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Title: The mora and the syllable in KiMvita (Mombasa Swahili) and Japanese
Author: Maeda, Taeko
Awarding Body: SOAS University of London
Current Institution: SOAS, University of London
Date of Award: 2001
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This thesis deals mainly with aspects of the phonology of KiMvita, the Swahili dialect spoken in Mombasa, and has special reference to moraic nasals. The KiMvita analysis is then compared to that of Standard Japanese. The framework of moraic theory that is employed is based on Hyman's (1985) "Weight Theory". The theories of Feature Geometry (FG) and Lexical Phonology (LP) are also employed in the analysis. Nasal+Consonant (N+C) sequences occur in two ways in KiMvita: (i) a sequence of a moraic nasal and a consonant; (ii) a prenasalized obstruent. The analysis of the varying expressions of nasality, either as a moraic segment or as an element of a complex segment shows considerable dependence upon the morphology concerned. In addition to N+C sequences, the analysis of Consonant+Glide (C+G) sequences turns out to be great relevance; these two different types of composite segment differ in underlying representation as well as in surface syllabification. Here too LP enables us to distinguish two distinct surface forms (light diphthongs and complex consonants) in terms of lexical vs. post-lexical levels. Syllable construction in this study crucially requires both an onset and a nucleus. Processes of syllabification will be discussed based on this theoretical requirement together with the following two assumptions: (i) strictly left-to-right syllabification; (ii) priority of the Onset Creation Rule. This study proposes that the accent bearer both in KiMvita and Japanese is not the syllable, which is generally claimed in the literature, but the mora - though this may be associated with a syllable node. Moraic nasals are generally associated with the second mora of a bimoraic syllable word-intemally in both KiMvita and Japanese. However, there is one significant difference in the status of the second mora in these two languages: it may bear accent in KiMvita, while it may not in Japanese. As far as these two languages are concerned, the phonetic evidence suggests that the actual segment duration could explain why such a difference occurs.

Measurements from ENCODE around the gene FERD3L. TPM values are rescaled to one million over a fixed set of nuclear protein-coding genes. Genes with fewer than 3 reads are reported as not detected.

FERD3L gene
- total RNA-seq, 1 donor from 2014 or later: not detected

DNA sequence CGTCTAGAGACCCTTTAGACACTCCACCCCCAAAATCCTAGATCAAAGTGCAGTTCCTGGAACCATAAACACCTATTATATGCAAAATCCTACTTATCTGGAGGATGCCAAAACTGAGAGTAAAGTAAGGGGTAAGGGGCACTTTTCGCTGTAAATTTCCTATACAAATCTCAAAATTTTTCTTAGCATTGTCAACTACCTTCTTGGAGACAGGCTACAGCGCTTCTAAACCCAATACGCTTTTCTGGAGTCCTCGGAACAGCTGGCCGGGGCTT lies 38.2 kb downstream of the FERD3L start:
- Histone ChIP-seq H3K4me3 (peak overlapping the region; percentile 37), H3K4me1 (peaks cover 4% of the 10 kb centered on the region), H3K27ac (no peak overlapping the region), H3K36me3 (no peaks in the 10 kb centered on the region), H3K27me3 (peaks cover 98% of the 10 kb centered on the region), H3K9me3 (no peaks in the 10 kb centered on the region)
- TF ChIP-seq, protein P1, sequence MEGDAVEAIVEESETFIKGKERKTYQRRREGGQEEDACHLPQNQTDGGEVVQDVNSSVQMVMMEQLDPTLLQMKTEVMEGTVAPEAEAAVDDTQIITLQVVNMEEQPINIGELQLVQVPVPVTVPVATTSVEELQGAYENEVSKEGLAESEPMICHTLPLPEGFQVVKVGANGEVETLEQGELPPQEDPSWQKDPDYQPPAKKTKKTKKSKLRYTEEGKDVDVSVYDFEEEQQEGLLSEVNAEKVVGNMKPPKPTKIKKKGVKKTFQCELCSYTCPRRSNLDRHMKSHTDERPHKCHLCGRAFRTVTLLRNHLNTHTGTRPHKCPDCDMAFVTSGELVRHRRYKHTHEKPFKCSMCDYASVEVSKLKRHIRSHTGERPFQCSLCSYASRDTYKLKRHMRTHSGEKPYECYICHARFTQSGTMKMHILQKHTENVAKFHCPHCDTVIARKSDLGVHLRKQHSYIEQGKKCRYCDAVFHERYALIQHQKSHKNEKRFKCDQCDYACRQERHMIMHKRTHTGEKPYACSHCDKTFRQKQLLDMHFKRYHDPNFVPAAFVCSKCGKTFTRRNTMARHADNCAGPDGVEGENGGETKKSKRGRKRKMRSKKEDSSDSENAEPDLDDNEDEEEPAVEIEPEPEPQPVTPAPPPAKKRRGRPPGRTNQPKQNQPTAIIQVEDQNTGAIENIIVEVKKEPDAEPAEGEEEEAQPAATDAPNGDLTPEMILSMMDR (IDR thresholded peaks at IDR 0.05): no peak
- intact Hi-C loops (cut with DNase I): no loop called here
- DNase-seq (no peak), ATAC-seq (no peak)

Supervisor: Not available Sponsor: Not available
Qualification Name: Thesis (Ph.D.) Qualification Level: Doctoral